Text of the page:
If you want to be a smart investor, you can learn a lot from Warren Buffett. Just don’t expect to be able to make the same investments, because many of his biggest successes have involved deals with terms you simply can’t get on your own.
The latest milestone
Yesterday, investors in Berkshire Hathaway Inc. (NYSE:BRK.A) celebrated another milestone, as its B shares traded above the $100-per-share level for the first time. Although plenty of factors have contributed to Berkshire’s gains in recent months, the crowning achievement was the company’s deal with private-equity firm 3G Capital to buy H.J. Heinz Company (NYSE:HNZ) for $28 billion in cash and debt.
Although details of the Heinz deal were somewhat sketchy at first, leading some to wonder whether Berkshire had overpaid for the ketchup king, later revelations about the terms of the deal have shown that Buffett managed to structure Berkshire’s investment in Heinz in a way that makes it look a lot more attractive to Berkshire shareholders.
Buffett and his preferred deals
In recent years, Buffett has singlehandedly raised the awareness level among investors of the virtues of preferred stock. In the Heinz deal, Berkshire will invest $12 billion, with $8 billion of that going toward preferred shares that will yield 9% annually. The remaining $4 billion will go toward a traditional equity stake in the company, with 3G Capital putting up an equal $4 billion for a 50/50 split of the company’s common stock.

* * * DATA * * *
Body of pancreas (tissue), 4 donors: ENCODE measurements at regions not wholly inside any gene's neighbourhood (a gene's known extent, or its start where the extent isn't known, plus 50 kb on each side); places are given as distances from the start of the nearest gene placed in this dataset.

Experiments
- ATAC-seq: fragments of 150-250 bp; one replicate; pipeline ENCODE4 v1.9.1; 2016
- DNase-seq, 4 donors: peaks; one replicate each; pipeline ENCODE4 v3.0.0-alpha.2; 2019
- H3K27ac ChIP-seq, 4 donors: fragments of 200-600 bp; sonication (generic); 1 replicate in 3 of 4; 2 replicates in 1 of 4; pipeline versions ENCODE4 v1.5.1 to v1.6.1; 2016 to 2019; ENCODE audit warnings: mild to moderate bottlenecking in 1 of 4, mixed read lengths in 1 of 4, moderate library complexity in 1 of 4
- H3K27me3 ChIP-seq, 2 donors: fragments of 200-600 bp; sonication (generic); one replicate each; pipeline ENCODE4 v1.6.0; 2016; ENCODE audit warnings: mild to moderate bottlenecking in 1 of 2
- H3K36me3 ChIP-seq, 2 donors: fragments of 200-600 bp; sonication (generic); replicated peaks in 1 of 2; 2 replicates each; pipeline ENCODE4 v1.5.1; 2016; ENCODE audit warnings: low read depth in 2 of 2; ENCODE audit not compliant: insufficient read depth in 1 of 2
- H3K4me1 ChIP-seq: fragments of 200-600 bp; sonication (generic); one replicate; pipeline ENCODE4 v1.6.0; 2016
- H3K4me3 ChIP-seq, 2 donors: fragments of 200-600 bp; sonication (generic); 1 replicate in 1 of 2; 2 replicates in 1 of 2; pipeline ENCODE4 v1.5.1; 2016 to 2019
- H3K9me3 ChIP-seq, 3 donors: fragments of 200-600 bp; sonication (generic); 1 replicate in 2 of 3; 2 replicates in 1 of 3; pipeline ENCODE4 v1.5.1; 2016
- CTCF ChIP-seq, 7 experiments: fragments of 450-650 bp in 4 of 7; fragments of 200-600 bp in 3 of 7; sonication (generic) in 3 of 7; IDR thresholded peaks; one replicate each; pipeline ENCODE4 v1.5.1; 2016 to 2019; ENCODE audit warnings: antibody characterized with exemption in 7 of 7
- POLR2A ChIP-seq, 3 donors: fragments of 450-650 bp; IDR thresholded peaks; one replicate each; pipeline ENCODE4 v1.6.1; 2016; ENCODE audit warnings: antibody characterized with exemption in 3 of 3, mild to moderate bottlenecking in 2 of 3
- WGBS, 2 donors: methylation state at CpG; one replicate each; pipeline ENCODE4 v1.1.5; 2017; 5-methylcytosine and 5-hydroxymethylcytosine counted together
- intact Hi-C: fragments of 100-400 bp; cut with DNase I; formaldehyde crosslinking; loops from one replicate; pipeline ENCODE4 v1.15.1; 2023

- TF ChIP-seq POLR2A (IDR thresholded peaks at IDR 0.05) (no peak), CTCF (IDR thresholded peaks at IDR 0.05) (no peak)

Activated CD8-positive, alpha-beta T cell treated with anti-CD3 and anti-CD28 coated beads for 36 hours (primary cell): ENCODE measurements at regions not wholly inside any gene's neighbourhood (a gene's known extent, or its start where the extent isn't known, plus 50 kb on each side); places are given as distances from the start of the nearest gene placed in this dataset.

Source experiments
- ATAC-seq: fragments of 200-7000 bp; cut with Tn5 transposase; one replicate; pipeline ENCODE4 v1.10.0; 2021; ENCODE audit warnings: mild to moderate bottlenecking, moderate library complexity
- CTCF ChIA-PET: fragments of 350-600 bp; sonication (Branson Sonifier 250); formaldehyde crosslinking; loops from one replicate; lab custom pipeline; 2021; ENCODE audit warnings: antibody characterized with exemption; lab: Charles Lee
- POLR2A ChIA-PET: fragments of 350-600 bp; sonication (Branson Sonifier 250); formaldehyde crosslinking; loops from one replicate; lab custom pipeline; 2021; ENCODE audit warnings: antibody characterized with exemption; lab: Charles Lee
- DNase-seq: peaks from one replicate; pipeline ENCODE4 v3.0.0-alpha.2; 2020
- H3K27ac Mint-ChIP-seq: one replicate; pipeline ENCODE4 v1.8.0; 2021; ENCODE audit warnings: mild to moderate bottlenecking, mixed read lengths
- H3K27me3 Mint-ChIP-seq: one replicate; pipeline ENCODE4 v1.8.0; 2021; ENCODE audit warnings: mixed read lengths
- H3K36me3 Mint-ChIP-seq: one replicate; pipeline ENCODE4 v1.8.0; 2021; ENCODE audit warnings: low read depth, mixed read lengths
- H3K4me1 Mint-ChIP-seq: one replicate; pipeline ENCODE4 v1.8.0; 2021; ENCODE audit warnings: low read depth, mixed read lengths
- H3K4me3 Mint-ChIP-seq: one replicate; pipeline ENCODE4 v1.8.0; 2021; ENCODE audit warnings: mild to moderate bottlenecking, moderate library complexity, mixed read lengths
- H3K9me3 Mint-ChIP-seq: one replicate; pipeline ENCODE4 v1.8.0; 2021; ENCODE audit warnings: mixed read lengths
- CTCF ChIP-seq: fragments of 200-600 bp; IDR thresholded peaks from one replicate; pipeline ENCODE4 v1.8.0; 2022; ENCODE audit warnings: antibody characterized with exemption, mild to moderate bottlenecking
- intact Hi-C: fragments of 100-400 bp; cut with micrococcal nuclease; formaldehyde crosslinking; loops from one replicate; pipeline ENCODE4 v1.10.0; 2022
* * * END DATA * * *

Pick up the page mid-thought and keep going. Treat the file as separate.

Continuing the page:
Even if you consider the preferred by itself, its terms are sufficiently attractive to satisfy most income investors. With the preferred subject to redemption at either party’s request under certain circumstances, it appears that both parties have some liquidity in dealing with the preferred. Moreover, in today’s low-interest-rate environment, 9% is a pretty high rate, even despite the fact that Fitch Ratings cut its bond rating on Heinz from BBB+ to BB+ after the deal was announced, sinking the food company to junk status.
Set your watch and warrant on it
But the true value of Buffett’s dealmaking is that he always seems to get an equity kicker that has huge potential for further gains. The SEC filing that discusses the acquisition doesn’t go into a huge amount of detail on the transaction, but it does say that the $12.12 billion investment package includes “preferred and common stock and warrants” [emphasis added] of the post-merger Heinz.